Sure, Mike Rogers and Trey Gowdy are low-grade partisan hacks. But John Cornyn stands out for sheer shamelessness
Source: Who will be the next FBI director? Trump has many bad choices, but Sen. John Cornyn stands out as the worst – Salon.com
I’m (almost) nobody’s idea of a liberal,* but I recognize that no political ethos holds a monopoly on the truth, so I appreciate (and pay for) good thinking from across the spectrum.
When Salon was birthed to decades ago, I had hopes that it would be the repository of thoughtful liberalism. Some days it is. But to watch the publication sink to the ad hominem is discouraging. Clickbait or no, name-calling has no place in any thoughtful journal of American politics.
In fairness, I’m going to start calling out the right and center as well. It’s time we end name-calling, and the editors of these publications need to rise above pandering and start attacking words, actions, and positions.
At the same time, I’m going to start restraining my own grade-school playground rhetoric. Please feel free to call me on it if I fall into that trap again.
* The key word here is “almost.” To the reactionaries of the alt-right, I must seem somewhere to the left of Lenin.
I believe that many of them are deeply conflicted. That in the leather chairs of Capitol Hill at the end of each of these long Spring days, there is no shortage of Republican legislators sitting alone in their offices or committee rooms, drinking scotch, and cogitating on their futures.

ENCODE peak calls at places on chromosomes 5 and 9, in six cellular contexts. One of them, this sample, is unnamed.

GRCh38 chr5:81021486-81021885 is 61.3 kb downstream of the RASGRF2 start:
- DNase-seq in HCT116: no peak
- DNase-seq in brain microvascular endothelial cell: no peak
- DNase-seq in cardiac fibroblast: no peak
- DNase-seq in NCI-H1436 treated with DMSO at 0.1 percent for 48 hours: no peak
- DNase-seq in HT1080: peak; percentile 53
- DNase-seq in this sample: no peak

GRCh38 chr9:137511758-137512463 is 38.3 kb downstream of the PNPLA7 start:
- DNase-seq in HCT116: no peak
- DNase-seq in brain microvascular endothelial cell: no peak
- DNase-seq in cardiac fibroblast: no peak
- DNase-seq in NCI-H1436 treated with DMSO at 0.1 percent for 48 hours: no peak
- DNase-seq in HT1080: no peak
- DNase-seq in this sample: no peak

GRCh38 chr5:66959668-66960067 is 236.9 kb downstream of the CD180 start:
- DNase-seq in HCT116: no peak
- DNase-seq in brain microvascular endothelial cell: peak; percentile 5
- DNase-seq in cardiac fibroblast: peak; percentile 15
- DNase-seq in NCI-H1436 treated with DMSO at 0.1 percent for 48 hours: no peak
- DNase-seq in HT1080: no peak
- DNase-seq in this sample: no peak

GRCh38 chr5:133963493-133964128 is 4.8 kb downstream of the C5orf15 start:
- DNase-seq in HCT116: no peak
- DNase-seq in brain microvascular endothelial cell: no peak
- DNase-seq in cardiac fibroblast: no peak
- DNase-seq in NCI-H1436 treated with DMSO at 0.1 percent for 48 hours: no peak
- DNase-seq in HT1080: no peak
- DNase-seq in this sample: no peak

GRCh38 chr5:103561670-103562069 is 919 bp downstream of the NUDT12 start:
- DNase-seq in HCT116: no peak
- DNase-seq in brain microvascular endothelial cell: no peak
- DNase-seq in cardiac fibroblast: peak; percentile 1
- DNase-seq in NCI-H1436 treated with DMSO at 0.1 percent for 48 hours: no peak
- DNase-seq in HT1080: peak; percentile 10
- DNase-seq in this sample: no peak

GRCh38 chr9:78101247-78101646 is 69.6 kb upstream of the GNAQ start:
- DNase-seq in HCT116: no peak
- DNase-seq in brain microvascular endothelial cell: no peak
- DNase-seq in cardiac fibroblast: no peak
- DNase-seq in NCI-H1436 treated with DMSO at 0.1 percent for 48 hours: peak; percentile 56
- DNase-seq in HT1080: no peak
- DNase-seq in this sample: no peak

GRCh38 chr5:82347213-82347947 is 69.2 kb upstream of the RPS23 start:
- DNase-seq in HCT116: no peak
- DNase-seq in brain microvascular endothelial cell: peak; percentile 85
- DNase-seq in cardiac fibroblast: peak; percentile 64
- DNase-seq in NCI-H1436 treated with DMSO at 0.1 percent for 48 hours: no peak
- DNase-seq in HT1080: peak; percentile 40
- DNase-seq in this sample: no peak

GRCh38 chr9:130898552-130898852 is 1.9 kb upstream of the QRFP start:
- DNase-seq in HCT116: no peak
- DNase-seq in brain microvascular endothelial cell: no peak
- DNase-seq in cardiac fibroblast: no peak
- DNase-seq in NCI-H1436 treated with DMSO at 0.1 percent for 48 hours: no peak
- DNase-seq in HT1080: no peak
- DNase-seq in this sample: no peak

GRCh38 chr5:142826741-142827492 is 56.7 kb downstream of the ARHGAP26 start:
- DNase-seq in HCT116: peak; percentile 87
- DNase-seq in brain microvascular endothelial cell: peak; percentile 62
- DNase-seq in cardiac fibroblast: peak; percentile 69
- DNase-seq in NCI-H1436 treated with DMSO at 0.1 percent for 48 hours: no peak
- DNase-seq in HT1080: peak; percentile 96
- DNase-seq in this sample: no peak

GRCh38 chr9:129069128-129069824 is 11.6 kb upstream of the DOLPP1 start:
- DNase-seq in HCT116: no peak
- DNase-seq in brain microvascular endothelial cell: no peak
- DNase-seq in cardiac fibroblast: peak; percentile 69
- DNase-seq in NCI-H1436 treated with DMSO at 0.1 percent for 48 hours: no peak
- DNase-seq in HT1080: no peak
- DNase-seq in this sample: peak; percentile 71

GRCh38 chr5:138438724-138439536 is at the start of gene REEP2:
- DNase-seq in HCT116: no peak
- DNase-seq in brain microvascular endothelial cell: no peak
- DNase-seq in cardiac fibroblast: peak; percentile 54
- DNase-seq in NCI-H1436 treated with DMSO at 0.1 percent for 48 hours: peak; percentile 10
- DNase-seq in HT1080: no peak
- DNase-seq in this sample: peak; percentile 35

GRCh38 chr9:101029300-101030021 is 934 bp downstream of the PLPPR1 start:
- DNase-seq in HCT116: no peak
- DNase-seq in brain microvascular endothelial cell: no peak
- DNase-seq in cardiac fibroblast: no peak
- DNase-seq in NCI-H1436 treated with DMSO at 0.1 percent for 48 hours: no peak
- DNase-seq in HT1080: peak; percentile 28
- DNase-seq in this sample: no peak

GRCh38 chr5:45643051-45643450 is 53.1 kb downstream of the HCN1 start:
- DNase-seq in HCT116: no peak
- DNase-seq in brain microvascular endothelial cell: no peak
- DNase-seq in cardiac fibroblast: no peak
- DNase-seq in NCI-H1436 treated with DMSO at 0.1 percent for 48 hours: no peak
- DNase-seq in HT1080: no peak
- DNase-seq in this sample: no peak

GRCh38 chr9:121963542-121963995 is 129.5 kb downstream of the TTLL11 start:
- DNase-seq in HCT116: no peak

I suspect that there may be a few who have taken campaign coin from Trump or his supporters who are wondering exactly how long they need to “stay bought” before they can begin responding to the popular cry.
And, in the end, I think most will need irrefutable, impeachment-quality evidence to shift their support.
No, Mr. Frum. This is no longer about the President, or even Congress. It is now about the facts.
The future of President Donald Trump, of the Republican Party, and possibly the nation, now lies in the hands of Special Prosecutor Robert Mueller and relies upon the moral fortitude of a small handful of men and women at the Department of Justice, and their ability to ascertain the facts in the face of a President who seems determined to hide them.
Maybe the White House is telling the truth here, but I don’t believe it. How can anybody believe it?The thing to keep in mind is that this Dumpster fire is entirely of Trump’s own making. Maybe Comey deserved to be fired. If so, you don’t fire him in the middle of this Russia investigation, you don’t fire him in a dirty way guaranteed to raise everyone’s suspicions, and you sure don’t lie about it, and send your people (Pence, Sanders, et al.) out to lie about it.
Source: Trump: An Unusually Bad Liar | The American Conservative
And there it is: the real issue.
Unfit. To. Be. President.
The longer Trump stays in office with Republican support, the faster that any position with a conservative taint will lose legitimacy in the American dialogue.